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Tic Tac Toe using recursion

P: n/a
Does anyone have C++ source code for a Tic Tac Toe game where
recursion is used?

I am just learning C++ and have been trying to write a program where
the user plays against the computer. The program uses recursion to
assess all possible moves before making a move.

This is not for a course... it is a starting program that I am using
to learn C++ basics on my own.

Thanks in advance.
Jul 22 '05 #1
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5 Replies


P: n/a

<jb*******@yahoo.com> wrote in message
news:12********************************@4ax.com...
Does anyone have C++ source code for a Tic Tac Toe game where
recursion is used?
....
This is not for a course... it is a starting program that I am using
to learn C++ basics on my own.


If you're really trying to learn, you shouldn't be asking for
completed source code. You should try to solve it yourself, and post
here when you get stuck.

Jonathan
Jul 22 '05 #2

P: n/a
Is the following approach on the right track?

Use a recursive function to finish out all possible remaining moves to
assess the end result as one of three possible options:
1) -1 if end result would be a loss
2) 0 if end result would be a tie
3) +1 if end result would be a win

Then choose one of the possible remaining moves that would result in
eitther a +1 or 0. (If more than one possible "win" moves remains,
use a random number to pick the move to go with

In the first few moves of a game, assuming the human player goes
first, the program would use recursion to assess all 8 follow up
moves, with all folow ups to each reply move.

Example, a starting move of the following:

X | |
-----------------
| |
-----------------
| |

would be possible countered by one of 8 follow up moves
X | O |
-----------------
| |
-----------------
| |

or...

X | | O
-----------------
| |
-----------------
| |

or...

X | |
-----------------
O | |
-----------------
| |

or...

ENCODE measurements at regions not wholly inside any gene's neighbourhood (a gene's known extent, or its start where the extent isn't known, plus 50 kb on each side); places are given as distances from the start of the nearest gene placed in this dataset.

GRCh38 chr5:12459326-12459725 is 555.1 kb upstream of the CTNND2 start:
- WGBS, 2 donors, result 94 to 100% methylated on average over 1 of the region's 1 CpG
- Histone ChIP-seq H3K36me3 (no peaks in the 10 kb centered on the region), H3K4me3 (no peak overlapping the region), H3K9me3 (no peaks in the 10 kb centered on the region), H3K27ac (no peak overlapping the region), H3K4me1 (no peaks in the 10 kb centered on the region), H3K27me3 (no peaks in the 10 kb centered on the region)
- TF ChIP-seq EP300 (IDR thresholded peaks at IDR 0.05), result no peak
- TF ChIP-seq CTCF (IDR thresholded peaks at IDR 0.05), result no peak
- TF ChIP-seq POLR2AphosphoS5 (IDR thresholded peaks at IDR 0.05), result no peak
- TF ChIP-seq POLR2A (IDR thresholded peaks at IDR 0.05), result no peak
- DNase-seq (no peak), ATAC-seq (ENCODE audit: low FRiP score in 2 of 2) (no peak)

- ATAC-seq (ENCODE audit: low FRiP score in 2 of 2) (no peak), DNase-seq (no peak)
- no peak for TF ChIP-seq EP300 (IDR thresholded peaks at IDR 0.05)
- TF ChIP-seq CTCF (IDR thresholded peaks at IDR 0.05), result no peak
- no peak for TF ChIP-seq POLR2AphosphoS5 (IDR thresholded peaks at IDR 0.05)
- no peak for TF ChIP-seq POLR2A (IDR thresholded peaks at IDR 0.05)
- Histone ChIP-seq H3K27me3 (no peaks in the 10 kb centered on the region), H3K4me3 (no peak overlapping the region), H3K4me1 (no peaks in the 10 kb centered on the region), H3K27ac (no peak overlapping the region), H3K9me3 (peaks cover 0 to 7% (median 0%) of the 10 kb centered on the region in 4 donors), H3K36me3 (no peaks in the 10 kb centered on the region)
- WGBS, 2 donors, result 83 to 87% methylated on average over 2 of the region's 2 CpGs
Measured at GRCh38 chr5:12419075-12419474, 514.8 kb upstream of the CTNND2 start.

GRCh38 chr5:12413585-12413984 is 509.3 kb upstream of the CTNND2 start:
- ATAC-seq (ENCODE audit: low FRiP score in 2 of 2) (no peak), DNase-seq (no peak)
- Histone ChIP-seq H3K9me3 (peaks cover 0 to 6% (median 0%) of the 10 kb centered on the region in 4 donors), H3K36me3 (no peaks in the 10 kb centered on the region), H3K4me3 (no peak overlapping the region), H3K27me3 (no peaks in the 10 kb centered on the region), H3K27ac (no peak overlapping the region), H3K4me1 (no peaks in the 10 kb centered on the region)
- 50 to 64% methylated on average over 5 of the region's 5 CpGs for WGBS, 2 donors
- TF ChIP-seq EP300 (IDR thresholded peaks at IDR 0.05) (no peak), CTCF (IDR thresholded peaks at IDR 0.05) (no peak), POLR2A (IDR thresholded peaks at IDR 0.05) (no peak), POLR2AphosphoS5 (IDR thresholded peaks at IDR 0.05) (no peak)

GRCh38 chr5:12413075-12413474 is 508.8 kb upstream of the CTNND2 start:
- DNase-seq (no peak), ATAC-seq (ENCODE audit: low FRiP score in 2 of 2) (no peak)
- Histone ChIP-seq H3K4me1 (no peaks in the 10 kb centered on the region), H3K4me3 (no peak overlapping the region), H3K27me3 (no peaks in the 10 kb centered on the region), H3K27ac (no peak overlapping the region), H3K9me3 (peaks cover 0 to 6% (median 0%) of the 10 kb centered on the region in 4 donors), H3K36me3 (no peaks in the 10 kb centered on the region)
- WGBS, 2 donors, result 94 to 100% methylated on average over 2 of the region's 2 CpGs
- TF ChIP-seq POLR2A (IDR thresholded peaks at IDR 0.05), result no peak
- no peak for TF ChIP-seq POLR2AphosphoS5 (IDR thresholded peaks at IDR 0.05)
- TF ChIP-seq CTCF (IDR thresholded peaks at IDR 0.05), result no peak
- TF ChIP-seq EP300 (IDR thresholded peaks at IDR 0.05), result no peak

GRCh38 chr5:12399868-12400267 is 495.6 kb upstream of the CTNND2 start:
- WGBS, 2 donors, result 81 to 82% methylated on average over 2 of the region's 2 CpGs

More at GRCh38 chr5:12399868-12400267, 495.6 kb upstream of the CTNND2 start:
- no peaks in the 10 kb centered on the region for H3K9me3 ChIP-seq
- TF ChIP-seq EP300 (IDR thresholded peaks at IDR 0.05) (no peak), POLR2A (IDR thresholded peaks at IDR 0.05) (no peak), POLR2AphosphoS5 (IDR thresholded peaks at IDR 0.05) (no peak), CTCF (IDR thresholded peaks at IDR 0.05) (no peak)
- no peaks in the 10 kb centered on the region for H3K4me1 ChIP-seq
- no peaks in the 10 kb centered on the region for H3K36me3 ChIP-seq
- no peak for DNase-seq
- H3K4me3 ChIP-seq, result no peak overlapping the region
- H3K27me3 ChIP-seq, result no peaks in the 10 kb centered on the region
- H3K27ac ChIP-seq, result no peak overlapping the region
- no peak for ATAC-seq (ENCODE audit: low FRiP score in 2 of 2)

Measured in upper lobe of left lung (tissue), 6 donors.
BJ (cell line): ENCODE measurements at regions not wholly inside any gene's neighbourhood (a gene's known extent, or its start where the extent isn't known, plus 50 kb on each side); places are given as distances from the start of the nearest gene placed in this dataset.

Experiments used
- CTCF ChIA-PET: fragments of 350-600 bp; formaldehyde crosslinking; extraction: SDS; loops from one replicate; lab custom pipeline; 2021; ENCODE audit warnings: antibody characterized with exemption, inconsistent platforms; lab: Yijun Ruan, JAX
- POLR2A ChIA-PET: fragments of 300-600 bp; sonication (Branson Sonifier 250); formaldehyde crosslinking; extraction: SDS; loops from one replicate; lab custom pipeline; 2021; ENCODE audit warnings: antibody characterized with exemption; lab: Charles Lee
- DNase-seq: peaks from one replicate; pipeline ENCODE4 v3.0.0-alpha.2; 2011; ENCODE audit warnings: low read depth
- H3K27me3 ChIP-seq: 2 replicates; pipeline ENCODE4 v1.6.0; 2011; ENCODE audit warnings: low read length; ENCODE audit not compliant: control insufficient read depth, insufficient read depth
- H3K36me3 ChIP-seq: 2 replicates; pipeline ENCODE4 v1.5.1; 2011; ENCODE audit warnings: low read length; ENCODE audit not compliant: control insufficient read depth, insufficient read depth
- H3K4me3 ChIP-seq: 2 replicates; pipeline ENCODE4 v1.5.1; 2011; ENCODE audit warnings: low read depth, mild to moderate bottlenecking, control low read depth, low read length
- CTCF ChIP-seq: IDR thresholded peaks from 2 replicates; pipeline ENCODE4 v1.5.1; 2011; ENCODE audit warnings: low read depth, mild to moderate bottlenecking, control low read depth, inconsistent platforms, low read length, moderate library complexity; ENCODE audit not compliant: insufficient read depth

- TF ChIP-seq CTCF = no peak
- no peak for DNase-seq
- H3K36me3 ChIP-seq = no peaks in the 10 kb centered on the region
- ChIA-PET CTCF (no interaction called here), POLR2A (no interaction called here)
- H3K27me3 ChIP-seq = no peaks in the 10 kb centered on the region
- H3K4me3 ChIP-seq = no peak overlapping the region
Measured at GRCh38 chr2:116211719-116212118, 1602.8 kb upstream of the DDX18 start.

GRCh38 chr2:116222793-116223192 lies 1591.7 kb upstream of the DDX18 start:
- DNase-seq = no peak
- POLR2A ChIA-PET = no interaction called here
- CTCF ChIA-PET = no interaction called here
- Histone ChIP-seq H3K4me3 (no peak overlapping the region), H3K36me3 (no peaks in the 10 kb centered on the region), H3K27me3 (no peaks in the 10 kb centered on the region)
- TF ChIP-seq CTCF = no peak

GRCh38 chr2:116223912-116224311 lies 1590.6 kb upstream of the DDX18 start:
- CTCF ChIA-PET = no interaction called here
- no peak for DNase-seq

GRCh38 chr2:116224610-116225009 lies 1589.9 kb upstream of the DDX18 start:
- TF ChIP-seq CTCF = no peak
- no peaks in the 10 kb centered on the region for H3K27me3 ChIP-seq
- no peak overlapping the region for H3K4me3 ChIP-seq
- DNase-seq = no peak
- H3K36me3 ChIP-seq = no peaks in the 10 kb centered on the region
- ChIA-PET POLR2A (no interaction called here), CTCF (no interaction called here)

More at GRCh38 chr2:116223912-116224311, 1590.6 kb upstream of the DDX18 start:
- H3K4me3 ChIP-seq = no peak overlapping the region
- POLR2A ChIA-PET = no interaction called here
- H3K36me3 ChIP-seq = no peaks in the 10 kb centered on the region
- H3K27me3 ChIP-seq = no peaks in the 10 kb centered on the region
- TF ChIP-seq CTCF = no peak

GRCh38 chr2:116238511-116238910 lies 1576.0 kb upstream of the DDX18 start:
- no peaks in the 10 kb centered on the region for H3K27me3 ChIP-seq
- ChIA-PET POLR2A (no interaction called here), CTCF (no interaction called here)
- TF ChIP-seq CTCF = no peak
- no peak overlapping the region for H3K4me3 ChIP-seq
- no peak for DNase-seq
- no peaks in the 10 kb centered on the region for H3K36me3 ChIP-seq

X | |
-----------------
| O |
-----------------
| |

etc.....
And for EACH of the 8 possible follow up moves, there will be 7 reply
moves, with each of the 7 reply moves having 6 follow up moves....
etc.


On Mon, 2 Aug 2004 22:45:12 -0600, "Jonathan Turkanis"
<te******@kangaroologic.com> wrote:

<jb*******@yahoo.com> wrote in message
news:12********************************@4ax.com.. .
Does anyone have C++ source code for a Tic Tac Toe game where
recursion is used?


...
This is not for a course... it is a starting program that I am using
to learn C++ basics on my own.


If you're really trying to learn, you shouldn't be asking for
completed source code. You should try to solve it yourself, and post
here when you get stuck.

Jonathan


Jul 22 '05 #3

P: n/a

<jb*******@yahoo.com> wrote in message
news:fe********************************@4ax.com...
Is the following approach on the right track?

Use a recursive function to finish out all possible remaining moves to assess the end result as one of three possible options:
1) -1 if end result would be a loss
2) 0 if end result would be a tie
3) +1 if end result would be a win
Sound reasonable so far.
Then choose one of the possible remaining moves that would result in
eitther a +1 or 0.
Generally, as soon as you find a winning move, you can stop searching.
(If more than one possible "win" moves remains,
use a random number to pick the move to go with
Okay, but it doesn't have to be random. You could just use the first
acceptable move discovered.
In the first few moves of a game, assuming the human player goes
first, the program would use recursion to assess all 8 follow up
moves, with all folow ups to each reply move.


Why don't you start by writing down the signature for the function,
describing exactly what it does, and writing code which uses the
function to select the computer's next move.

Jonathan
Jul 22 '05 #4

P: n/a
jb*******@yahoo.com wrote:

The algorithm to find an optimal move in a two-player zero-sum
perfect-information game like Tic Tac Toe or chess is called "minimax".
There are plenty of examples in code on the web. Good luck.

--
Regards,
Buster.
Jul 22 '05 #5

P: n/a
Game Trees and minimax method... exactly what I was looking for!

Thanks!

On Tue, 03 Aug 2004 15:25:43 +0100, Buster <no***@nowhere.com> wrote:
jb*******@yahoo.com wrote:

The algorithm to find an optimal move in a two-player zero-sum
perfect-information game like Tic Tac Toe or chess is called "minimax".
There are plenty of examples in code on the web. Good luck.


Jul 22 '05 #6

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